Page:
Although one of the most recognizable voices in music is Loleatta Holloway, many people are unaware of the two legendary soul albums she recorded for Michael Thevis Aware Records in the seventies. These were Loleatta in 1973 and Cry To Me in 1975. Instead, many people are more familiar with the music she recorded when transformed into a disco diva, releasing classic tracks like Runaway, Dreamin’ and Hit and Run. However, back in the early seventies, when Michael Thevis first spotted Loleatta on tour, all this was still to come.

Loleatta Holloway was born in Chicago in 1946, and like many future successful soul singers, including Minnie Ripperton, her talent was noticeable from an early age. Like many other soul singers, her first involvement in music was singing gospel music. She followed in the footsteps of artists like Sam Cooke, Aretha Franklin and O.V. Wright, becoming a member of her mother’s gospel group The Holloway Community Gospel Singers. During her time singing gospel music, Loleatta met a young Aretha Franklin who later, would influence her vocal style and phrasing. It was during her gospel career, that Loleatta first entered a recording studio, recording albums for the Gospel and Heb label. One of her recordings that gained praise and became popular was Help Is On the Way. 

After her early success as a gospel singer, Loleatta formed her own musical company Loleatta Holloway and Her Review, with which she toured for a few years. The next stage in her career was acting, when she took a part in the play Don’t Bother Me I Can’t Cope. It was during this time, that her future husband and manager Floyd Smith arranged for Loleatta to record her first secular tracks. This was a cover of a Gene Chandler song Rainbow 71. The track was released on the Apache label, who leased the record from the couple. Later, it was released by Galaxy, who were able to distribute the single nationwide. Her next single was Bring It On Up, originally the b-side to Sentimental Reasons. It was around this time that Michael Thevis became aware of Loleatta Holloway, who he signed for his new Atlanta based Aware label.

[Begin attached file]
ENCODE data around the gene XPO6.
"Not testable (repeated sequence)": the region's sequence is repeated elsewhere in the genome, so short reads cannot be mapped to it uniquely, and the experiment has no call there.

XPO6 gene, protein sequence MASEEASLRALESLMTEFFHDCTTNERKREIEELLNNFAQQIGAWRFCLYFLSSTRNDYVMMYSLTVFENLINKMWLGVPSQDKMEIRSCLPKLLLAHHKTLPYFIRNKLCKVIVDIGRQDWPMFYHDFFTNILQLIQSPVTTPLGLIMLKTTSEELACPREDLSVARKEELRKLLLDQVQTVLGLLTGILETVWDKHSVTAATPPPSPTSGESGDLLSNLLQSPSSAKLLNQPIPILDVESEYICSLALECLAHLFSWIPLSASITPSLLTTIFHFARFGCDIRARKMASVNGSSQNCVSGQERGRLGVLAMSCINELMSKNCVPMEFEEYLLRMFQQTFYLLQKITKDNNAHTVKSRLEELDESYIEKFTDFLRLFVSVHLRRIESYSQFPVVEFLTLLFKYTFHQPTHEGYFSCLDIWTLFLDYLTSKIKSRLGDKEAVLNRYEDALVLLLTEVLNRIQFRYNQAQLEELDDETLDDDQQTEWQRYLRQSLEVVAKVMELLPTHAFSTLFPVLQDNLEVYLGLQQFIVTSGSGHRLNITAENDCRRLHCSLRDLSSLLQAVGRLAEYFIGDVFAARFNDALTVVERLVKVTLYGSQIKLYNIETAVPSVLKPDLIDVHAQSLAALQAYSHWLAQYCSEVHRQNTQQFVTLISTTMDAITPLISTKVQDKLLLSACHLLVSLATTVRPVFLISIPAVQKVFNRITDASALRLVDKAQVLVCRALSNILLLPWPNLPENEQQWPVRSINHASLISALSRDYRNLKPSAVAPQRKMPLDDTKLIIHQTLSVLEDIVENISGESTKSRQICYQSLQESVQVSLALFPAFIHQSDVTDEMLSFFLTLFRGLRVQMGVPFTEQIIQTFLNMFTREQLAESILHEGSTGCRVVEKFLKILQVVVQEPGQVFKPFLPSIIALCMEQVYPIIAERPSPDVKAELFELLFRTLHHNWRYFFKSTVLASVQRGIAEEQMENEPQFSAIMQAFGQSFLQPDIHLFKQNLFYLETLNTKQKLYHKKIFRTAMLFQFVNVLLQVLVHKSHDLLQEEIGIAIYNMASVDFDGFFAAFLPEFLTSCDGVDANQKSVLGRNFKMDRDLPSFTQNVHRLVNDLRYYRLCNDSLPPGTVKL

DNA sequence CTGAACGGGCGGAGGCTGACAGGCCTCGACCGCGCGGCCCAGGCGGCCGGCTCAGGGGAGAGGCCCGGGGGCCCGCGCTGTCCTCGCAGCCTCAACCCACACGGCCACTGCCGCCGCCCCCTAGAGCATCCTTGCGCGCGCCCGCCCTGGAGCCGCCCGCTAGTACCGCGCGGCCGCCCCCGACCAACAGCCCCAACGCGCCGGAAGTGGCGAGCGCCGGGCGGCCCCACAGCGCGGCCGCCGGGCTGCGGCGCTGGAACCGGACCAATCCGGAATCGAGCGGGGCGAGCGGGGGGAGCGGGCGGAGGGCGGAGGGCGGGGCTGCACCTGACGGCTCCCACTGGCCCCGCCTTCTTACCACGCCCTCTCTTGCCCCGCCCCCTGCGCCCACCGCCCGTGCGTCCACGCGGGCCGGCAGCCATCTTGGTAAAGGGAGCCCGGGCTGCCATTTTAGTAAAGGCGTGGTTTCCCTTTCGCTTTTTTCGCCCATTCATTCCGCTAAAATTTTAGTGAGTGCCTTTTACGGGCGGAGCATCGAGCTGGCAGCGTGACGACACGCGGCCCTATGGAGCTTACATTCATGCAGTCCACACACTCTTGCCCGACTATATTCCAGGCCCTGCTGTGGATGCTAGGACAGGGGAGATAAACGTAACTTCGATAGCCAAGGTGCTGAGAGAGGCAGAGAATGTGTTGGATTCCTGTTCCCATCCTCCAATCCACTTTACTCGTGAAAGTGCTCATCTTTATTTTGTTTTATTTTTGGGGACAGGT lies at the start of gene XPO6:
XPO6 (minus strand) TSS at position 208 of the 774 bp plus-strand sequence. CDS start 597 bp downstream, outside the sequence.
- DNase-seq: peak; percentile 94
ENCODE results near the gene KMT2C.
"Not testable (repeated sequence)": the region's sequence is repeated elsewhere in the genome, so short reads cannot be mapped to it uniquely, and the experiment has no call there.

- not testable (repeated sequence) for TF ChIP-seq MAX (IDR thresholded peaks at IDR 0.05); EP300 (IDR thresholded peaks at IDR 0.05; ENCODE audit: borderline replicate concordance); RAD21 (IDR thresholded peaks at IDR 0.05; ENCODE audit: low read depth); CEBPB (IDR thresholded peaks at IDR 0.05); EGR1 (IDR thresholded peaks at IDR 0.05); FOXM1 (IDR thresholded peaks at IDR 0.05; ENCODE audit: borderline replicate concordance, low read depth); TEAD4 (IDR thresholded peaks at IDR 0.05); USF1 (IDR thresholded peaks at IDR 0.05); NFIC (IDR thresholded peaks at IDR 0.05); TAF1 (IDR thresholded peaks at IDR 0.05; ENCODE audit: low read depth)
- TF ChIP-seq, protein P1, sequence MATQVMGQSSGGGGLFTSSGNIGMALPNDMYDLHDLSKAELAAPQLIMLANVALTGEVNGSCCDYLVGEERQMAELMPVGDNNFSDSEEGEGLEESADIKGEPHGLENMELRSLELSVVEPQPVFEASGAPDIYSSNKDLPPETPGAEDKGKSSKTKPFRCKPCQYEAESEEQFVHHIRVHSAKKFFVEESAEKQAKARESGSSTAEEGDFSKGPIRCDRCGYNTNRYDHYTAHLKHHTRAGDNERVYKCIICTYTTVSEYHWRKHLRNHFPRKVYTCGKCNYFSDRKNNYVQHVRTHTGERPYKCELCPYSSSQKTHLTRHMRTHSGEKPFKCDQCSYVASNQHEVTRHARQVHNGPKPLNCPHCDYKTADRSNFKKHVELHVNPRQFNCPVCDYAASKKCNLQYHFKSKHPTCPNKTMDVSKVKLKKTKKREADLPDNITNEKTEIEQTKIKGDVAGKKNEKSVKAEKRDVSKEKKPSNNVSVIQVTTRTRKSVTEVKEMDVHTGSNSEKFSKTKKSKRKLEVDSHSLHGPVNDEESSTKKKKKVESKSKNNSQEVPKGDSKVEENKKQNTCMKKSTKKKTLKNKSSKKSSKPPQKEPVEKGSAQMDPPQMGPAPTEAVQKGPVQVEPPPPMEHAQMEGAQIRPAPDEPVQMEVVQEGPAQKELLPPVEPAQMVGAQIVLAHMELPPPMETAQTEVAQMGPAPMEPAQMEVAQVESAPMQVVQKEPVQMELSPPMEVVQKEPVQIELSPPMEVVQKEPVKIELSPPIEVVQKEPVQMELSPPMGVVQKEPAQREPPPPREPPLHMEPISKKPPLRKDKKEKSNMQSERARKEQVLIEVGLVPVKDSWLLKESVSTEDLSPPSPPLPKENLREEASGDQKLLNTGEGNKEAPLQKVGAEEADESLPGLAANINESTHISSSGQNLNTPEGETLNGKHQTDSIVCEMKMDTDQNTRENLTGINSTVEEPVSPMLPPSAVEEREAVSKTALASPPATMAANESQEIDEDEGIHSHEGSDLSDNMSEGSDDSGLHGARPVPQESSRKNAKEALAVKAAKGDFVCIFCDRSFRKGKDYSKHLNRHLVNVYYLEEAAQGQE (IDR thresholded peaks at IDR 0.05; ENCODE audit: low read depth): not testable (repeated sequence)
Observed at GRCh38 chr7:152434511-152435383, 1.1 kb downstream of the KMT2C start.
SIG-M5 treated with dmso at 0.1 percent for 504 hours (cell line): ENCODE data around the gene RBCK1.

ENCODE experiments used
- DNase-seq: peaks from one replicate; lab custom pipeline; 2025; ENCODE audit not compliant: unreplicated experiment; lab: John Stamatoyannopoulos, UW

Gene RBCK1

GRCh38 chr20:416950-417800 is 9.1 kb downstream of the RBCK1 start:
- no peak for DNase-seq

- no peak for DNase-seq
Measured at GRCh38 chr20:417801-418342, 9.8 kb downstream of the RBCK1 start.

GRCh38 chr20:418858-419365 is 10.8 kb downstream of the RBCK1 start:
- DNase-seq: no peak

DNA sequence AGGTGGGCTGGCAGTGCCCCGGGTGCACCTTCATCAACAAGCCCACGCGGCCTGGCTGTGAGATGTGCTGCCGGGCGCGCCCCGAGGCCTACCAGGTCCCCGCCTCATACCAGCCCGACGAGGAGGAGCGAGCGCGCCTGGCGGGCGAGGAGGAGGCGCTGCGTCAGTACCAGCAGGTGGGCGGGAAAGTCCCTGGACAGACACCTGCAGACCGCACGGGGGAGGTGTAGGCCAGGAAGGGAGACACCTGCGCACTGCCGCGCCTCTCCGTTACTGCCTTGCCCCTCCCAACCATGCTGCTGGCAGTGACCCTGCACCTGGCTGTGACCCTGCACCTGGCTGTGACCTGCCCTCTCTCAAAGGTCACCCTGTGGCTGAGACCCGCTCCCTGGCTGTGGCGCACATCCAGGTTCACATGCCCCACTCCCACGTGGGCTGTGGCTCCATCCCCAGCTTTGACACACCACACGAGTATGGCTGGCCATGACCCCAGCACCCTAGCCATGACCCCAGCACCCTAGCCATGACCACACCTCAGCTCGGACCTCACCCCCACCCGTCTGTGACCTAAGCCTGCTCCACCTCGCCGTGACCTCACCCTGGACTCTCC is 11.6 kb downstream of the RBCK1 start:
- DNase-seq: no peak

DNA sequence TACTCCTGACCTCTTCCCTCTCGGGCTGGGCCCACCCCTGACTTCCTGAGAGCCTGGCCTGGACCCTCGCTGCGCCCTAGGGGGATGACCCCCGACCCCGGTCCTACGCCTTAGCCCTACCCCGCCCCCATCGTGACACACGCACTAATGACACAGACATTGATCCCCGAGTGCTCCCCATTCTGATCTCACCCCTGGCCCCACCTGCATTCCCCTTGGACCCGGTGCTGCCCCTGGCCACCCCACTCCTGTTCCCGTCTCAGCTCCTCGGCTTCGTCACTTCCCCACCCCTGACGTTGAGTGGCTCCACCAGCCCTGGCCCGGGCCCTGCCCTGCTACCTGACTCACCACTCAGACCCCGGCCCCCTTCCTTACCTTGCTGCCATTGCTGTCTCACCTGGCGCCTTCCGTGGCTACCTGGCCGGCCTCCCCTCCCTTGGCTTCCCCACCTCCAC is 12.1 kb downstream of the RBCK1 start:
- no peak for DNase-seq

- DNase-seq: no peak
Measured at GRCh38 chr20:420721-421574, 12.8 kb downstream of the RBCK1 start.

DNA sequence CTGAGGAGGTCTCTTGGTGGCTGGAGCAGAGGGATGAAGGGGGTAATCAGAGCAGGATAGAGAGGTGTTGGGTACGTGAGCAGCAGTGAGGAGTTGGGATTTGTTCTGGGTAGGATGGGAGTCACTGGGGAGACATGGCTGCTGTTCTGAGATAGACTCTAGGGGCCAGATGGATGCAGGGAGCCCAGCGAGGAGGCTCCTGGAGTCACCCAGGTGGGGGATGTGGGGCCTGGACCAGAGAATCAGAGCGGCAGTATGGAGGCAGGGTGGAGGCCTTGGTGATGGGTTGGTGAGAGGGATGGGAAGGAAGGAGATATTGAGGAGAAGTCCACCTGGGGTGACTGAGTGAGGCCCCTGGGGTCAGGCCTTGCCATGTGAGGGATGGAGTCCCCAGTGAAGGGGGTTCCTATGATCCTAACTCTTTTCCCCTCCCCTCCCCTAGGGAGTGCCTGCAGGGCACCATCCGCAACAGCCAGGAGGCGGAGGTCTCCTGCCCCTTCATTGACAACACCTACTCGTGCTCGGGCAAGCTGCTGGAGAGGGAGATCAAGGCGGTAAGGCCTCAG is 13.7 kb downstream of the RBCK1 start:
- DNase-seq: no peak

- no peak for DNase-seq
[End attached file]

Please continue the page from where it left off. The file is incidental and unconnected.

Once Loleatta had signed to Aware, Michael Thevis wasted no time recording her first single for the new label. This was Mother of Shame, which reached number forty-three in the US R&B Charts. The success of the single prompted the recording of Loleatta’s debut secular album Loleatta, released in 1973 and produced by Floyd Smith. On the album were a number of cover versions including the excellent Sam Dees track So Can I, Tyrone Davis’ classic song Can I Change My Mind and Syl Johnson’s We Did It. However of the ten tracks on the album, Part Time Love, Full Time Full was by far the best. Floyd Smith’s cheating tale is brought to life by Loleatta, when she gives an emotive and impassioned performance. Sadly, neither the album nor he single Help Me My Lord were a huge commercial success. 

In early 1975, Cry To Me written by Sam Dees, was released as a single. It reached number ten in the US R&B Charts and number sixty-eight in the US Billboard 100. Sadly, this was Loleatta’s only top ten US R&B single. The success of Cry To Me must have seemed like a good omen when the album Cry To Me was released later in 1975. Again it was produced by Floyd Smith and featured tracks penned by some of the most talented songwriters of the time. Sam Dees wrote or co-wrote five or the tracks on the album, including Cry To Me, The Show Must Go On and Help Me My Lord. Loleatta wrote one track, I’ll Be Gone, while the album’s best track was Casanova, an Armstead and Middlebrook penned track. With tracks of this quality on the album, hopes were high for the album’s success. However, neither the album, nor the second single I Know Where You’re Coming From, matched the success of Cry To Me. This was a huge disappointment for Loleatta, on what would be her final album for Aware.

After this, Loleatta only released one more single on Aware, Only A Fool towards the end on 1975. Like its predecessor, I Know Where You’re Coming From, the single wasn’t a commercial success. As if this wasn’t bad enough, worse was to come when Michael Thevis became a wanted man. The FBI wanted to speak to him, but he decided to go on the run. Not long after this, the Aware label collapsed, and Loleatta signed to Gold Mine Records.